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Wandering among table-like rocks – one of which provided a hiding place for ranger Aragorn and the hobbit Frodo in the film – I spot the remains of a long-extinguished fire that featured in the same scene. It’s a strange, tangible reminder of the legacy Middle-earth has left on New Zealand’s land, but sometimes it works the other way round – with reality intruding on fiction. ‘On the DVD of the film, there’s a bit of a blooper,’ says Toby. ‘Dad accidentally flew the helicopter into the back of the shot when they were filming up here.’

The helicopter lifts off again and speeds over fields of snowdrifts, punctuated by glassy pools of black water. Toby steers it into a steep, eerie crevasse called Ghost Valley, and up to the roof of the world: the peak of stark, rugged Mount Owen. Gently, he lands on the soft snow, the helicopter’s tracks sinking into the powder. ‘Welcome to Dimrill Dale,’ he says, using the name given to this place in The Fellowship of the Ring. Miles and miles from anything resembling civilisation, it is perfectly silent – though a little line of hare tracks in the snow indicates that at least one other being has been up here today.

The crew spent 10 days filming on Mount Owen, and did not travel light. Four helicopters transported cameras, sound and lighting equipment, technicians, wizards, elves and dwarves, keeping Reid Helicopters in constant service. ‘The actors playing hobbits wanted to go upside down in the helicopters, and loop the loop,’ Toby says. Did he let them? ‘No,’ he replies sternly, ‘Helicopters can’t really do that.’ For some tricks, only a giant eagle will do.

At dawn, the mist hangs low in the valleys of the Kahurangi National Park. Fat drops of dew dangle from the fronds of tree ferns glittering in the morning light like strewn jewels, while wispy trails of pale green moss lace between high pines. In The Fellowship of the Ring, the hobbits are chased through Middle-earth’s forests by terrifying orcs, the monstrous slaves of the Dark Lord Sauron. This morning, though, everything seems peaceful – until a snapping branch shatters the quiet. Fortunately, the culprit turns out to be one of New Zealand’s less terrifying real-life inhabitants: a sheep.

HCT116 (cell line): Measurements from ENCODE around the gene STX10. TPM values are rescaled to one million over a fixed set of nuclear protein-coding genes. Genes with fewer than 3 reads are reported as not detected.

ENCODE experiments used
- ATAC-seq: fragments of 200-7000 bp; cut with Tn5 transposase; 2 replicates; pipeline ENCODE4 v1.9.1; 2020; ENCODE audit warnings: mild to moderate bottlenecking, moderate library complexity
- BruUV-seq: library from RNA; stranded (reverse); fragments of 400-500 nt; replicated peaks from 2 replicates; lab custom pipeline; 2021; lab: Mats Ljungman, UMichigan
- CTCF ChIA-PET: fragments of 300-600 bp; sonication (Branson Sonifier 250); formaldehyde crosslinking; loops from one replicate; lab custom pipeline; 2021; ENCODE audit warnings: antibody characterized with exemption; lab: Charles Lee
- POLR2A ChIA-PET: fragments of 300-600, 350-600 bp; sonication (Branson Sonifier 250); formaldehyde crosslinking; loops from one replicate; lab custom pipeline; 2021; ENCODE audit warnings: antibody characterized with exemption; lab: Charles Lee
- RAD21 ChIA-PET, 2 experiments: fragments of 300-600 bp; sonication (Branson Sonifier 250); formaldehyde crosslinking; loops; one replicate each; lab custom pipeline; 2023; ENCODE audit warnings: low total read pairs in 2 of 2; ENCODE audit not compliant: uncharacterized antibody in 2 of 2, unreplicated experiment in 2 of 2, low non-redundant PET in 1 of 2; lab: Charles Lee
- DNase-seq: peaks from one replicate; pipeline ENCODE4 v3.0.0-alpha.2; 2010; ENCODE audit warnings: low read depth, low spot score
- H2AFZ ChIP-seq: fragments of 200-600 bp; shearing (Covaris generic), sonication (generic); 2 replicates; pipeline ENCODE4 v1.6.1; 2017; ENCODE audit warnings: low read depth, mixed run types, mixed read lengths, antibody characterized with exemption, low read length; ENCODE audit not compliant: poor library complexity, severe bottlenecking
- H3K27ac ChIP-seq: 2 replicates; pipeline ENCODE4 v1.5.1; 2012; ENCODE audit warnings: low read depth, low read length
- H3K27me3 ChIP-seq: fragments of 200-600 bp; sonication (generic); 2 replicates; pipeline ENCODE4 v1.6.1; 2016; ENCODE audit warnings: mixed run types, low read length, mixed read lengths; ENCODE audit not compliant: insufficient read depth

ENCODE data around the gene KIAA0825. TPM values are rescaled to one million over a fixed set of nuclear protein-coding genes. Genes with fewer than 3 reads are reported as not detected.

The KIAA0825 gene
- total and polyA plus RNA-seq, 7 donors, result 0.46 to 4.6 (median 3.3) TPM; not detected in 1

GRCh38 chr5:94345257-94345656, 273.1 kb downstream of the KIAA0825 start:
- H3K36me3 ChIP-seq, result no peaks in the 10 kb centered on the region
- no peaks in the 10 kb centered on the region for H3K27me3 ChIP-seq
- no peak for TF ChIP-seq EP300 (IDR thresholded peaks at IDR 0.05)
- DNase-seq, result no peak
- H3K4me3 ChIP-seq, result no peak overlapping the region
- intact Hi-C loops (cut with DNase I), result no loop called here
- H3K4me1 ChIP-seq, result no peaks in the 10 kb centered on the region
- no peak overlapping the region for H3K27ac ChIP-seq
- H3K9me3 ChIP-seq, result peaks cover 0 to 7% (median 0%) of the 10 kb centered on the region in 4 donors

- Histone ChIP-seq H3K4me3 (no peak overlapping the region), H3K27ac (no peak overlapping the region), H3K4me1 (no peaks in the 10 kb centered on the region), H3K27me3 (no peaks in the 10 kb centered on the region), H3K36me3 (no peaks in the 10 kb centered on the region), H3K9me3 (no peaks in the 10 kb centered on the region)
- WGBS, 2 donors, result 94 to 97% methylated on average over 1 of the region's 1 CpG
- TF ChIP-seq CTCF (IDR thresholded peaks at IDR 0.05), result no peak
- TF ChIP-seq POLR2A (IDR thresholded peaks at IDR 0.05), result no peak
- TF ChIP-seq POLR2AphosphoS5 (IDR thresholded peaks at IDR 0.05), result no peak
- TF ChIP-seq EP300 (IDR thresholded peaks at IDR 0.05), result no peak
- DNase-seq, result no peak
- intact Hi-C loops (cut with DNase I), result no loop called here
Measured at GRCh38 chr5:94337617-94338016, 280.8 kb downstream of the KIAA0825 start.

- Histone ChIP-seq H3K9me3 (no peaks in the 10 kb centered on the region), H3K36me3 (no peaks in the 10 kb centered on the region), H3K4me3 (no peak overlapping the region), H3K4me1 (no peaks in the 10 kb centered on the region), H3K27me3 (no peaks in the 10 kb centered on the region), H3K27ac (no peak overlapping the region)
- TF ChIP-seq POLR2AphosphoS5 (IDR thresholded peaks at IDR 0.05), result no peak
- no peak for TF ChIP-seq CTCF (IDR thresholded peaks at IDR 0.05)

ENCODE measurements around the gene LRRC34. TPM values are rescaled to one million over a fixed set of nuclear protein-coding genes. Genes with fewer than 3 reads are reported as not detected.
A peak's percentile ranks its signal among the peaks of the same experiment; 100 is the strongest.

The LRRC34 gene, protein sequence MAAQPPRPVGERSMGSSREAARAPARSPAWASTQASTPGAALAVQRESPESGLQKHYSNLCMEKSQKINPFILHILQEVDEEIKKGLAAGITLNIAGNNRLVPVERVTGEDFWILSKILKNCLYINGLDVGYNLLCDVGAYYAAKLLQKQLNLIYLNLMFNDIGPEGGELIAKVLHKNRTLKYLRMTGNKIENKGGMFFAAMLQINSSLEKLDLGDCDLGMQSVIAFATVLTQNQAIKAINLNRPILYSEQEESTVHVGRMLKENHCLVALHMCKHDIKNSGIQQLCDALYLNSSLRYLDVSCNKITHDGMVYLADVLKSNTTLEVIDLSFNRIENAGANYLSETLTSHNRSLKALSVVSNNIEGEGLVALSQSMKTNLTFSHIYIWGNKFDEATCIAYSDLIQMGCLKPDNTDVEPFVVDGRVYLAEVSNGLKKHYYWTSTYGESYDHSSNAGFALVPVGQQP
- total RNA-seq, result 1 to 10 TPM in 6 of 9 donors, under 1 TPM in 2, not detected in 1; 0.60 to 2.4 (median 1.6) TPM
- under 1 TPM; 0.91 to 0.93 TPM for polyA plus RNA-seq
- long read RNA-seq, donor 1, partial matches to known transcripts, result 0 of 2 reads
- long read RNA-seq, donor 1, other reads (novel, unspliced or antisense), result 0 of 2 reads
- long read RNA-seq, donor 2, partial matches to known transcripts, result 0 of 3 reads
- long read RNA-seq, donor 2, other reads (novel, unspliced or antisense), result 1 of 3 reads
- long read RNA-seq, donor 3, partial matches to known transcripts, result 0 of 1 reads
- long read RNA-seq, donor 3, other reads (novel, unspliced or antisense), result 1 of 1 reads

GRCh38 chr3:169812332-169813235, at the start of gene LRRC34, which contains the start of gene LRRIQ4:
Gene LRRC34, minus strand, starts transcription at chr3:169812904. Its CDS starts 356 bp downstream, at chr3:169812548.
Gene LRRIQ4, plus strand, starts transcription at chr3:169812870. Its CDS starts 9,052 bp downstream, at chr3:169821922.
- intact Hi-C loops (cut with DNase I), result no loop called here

One of the best ways to experience this strange and beautiful northwest corner of South Island is on the back of a horse. The horse-lords of Rohan are Middle-earth’s most accomplished cavalry and several of the films’ actors learned bareback riding for their parts – including Orlando Bloom and Liv Tyler. Today, thankfully, my steed is safely saddled for a gentle trot along this stretch of wild and windswept coastline.

We emerge into a field of long grass, reaching up to the beasts’ bellies. The horses follow the lead rider through the billowing reeds towards the lonely stretch of Wharariki beach. Wind races across the sand, whipping it into white arabesques that surge over the ground like smoke, and creating rippled fern patterns on the surfaces of rock pools. Ahead, colossal rocks loom out of the ocean, eroded by the sandstorms into natural arches large enough to sail a ship through.

 A baby fur seal flops off its rock into the sea as our horses canter towards a series of caverns. They are willing to walk into even the darkest passages, emerging minutes later into the light. Though Wharariki beach feels like the edge of the world, there are still more dramatic landscapes to explore. The lofty peaks of the Southern Alps promise further adventures.

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